By Phil Franz-Warkentin, MarketsFarm
WINNIPEG, July 31 (MarketsFarm) – The ICE Futures canola market was stronger on Friday, testing fresh six-month highs once again as speculative traders remained on the buy side.
Gains in Chicago soyoil and solid export demand also provided some support.
However, resistance held to the upside, with the November contract unable to move above C$494 per tonne. Farmer selling was likely coming forward at the highs, according to participants.
A firmer tone in the Canadian dollar and relatively favourable Prairie crop conditions put some pressure on values.
Positioning ahead of the long weekend was another feature. The ICE canola market will be closed Monday, Aug. 3, for Terry Fox Day. Many other Canadian markets will also be closed for civic holidays. Markets in the United States will trade their usual hours.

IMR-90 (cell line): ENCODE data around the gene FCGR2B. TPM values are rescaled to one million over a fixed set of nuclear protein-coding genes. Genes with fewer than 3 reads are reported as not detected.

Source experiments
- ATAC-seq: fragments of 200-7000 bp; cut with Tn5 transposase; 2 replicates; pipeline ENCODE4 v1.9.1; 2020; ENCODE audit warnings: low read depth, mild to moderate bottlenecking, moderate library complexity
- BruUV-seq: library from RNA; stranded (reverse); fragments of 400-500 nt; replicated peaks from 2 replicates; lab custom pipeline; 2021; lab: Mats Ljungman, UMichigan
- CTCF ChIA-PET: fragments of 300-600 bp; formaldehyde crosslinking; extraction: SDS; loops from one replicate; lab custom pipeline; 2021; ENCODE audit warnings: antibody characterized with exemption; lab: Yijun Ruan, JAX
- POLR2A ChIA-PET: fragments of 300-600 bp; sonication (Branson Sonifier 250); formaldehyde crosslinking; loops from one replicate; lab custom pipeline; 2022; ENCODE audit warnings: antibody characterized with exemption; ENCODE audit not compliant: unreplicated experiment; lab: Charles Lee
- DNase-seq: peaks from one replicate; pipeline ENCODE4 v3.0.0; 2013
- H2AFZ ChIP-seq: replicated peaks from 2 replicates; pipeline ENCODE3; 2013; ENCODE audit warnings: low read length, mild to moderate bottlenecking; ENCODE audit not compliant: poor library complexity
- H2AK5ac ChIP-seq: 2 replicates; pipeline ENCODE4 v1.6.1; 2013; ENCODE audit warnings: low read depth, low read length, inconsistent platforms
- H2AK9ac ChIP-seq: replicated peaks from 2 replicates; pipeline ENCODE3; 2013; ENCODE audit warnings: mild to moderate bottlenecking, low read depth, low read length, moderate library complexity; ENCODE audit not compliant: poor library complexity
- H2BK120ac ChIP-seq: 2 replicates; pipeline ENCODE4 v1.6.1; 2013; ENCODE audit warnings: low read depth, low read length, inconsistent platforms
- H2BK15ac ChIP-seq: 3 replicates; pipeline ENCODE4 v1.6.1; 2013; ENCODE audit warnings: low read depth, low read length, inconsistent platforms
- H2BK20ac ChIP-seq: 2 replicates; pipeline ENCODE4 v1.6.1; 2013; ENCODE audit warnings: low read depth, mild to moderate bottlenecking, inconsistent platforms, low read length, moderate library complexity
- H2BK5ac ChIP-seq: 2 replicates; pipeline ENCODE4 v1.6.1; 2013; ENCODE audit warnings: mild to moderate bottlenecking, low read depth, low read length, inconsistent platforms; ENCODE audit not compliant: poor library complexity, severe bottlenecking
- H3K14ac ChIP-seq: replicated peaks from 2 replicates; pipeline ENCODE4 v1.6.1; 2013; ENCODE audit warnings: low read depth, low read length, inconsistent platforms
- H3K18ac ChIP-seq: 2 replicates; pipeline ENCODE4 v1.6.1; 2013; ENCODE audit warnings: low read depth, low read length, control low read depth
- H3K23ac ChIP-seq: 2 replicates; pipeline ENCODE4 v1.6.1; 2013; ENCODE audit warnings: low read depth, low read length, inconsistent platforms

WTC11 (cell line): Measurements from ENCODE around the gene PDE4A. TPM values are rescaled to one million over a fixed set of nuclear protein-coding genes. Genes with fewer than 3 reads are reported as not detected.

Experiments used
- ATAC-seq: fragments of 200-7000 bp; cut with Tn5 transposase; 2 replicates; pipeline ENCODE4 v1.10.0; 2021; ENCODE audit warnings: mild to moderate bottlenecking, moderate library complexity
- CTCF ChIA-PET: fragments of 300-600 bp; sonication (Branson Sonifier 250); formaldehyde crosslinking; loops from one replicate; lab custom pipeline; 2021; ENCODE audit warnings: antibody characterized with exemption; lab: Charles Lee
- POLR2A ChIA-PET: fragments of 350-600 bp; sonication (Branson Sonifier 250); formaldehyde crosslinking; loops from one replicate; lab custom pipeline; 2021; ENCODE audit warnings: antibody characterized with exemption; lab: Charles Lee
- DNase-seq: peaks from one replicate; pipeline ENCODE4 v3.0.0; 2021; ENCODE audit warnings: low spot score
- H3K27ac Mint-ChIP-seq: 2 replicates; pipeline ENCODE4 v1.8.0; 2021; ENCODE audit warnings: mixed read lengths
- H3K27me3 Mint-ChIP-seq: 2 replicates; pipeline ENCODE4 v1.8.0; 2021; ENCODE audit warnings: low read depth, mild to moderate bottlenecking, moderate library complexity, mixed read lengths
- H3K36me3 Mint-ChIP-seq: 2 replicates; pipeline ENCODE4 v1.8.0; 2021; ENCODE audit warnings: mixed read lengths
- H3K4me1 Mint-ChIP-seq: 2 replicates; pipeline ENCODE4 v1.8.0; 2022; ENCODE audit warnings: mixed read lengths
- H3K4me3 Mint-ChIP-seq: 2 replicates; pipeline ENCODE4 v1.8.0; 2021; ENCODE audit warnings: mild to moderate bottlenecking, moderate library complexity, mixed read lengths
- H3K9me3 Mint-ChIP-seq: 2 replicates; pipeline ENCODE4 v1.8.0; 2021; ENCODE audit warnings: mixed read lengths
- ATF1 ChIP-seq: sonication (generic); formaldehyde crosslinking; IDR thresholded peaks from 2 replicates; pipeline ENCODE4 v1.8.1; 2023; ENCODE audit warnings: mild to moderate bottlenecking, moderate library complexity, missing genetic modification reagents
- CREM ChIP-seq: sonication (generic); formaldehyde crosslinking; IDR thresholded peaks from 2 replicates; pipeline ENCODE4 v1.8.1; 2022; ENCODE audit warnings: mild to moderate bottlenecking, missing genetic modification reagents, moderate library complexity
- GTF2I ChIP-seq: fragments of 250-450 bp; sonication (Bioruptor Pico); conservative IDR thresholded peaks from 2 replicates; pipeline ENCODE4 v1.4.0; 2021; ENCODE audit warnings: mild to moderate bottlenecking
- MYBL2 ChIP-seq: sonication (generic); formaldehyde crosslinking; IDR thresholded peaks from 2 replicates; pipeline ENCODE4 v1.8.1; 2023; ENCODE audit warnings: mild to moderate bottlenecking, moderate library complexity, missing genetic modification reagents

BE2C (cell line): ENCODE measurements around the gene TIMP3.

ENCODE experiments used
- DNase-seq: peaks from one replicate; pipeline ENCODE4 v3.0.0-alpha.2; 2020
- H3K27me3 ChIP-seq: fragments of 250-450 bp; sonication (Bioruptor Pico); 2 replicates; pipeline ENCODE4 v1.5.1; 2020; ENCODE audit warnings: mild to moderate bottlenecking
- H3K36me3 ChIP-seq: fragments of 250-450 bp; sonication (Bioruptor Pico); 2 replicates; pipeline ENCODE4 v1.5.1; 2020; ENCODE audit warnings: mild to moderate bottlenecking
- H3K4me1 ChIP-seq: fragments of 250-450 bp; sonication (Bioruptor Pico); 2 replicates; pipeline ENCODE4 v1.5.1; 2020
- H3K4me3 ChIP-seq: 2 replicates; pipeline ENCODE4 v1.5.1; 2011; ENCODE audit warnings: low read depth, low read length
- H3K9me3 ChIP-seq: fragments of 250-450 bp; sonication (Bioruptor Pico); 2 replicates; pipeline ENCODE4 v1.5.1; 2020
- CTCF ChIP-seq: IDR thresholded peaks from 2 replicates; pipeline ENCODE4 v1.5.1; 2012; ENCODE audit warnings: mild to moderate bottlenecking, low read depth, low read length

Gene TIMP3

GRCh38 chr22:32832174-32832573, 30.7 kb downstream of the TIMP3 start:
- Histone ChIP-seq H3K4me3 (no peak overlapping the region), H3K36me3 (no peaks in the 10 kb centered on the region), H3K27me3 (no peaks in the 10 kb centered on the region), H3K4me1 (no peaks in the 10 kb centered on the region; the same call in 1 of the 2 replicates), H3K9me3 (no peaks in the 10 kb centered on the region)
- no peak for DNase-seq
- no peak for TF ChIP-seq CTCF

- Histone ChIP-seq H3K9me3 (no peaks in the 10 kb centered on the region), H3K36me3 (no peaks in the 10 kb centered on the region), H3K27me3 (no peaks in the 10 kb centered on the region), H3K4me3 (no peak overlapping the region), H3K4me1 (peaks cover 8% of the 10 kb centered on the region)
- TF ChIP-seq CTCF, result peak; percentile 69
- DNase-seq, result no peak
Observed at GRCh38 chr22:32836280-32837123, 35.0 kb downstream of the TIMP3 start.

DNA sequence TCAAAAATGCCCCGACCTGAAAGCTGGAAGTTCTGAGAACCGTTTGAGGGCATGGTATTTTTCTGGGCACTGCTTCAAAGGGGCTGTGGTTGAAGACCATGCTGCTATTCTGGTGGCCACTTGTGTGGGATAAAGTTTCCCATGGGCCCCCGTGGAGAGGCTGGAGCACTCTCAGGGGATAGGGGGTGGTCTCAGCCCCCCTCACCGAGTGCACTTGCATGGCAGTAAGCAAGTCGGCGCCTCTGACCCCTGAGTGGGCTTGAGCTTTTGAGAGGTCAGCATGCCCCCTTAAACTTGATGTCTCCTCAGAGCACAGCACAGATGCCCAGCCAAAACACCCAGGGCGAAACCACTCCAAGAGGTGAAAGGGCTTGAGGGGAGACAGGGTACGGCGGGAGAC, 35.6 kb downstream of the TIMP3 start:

About 17,103 canola contracts traded on Friday, which compares with Thursday when 21,312 contracts changed hands. Spreading accounted for 8,976 of the contracts traded.
Settlement prices are in Canadian dollars per metric tonne.
Canola Nov 491.50 up 1.40
Jan 497.10 up 1.60
Mar 500.00 up 1.00
May 502.40 up 0.70
SOYBEAN futures at the Chicago Board of Trade were stronger on Friday, seeing some follow-through buying after yesterday’s gains.
The 3.6 million tonnes of weekly export sales announced on Thursday remained a supportive influence. The United States Department of Agriculture also announcing private export sales of 222,000 tonnes of soymeal to the Philippines on Friday.
However, relatively favourable Midwestern crop conditions kept a lid on the upside.
CORN futures were also supported by yesterday’s good export sales, along with news of an additional sale of 110,000 tonnes to Mexico this morning.
Forecasts calling for beneficial rains across much of the Corn Belt over the weekend put some pressure on values, and corn held near unchanged overall.
WHEAT futures were higher at the close, although activity was choppy throughout the session as investors adjusted positions on the last trading day of the month.
Citing dryness and frost damage, the Buenos Aires Grain Exchange lowered its estimate for Argentina’s wheat crop to 6.8 million tonnes, which was down by 300,000 from an earlier forecast.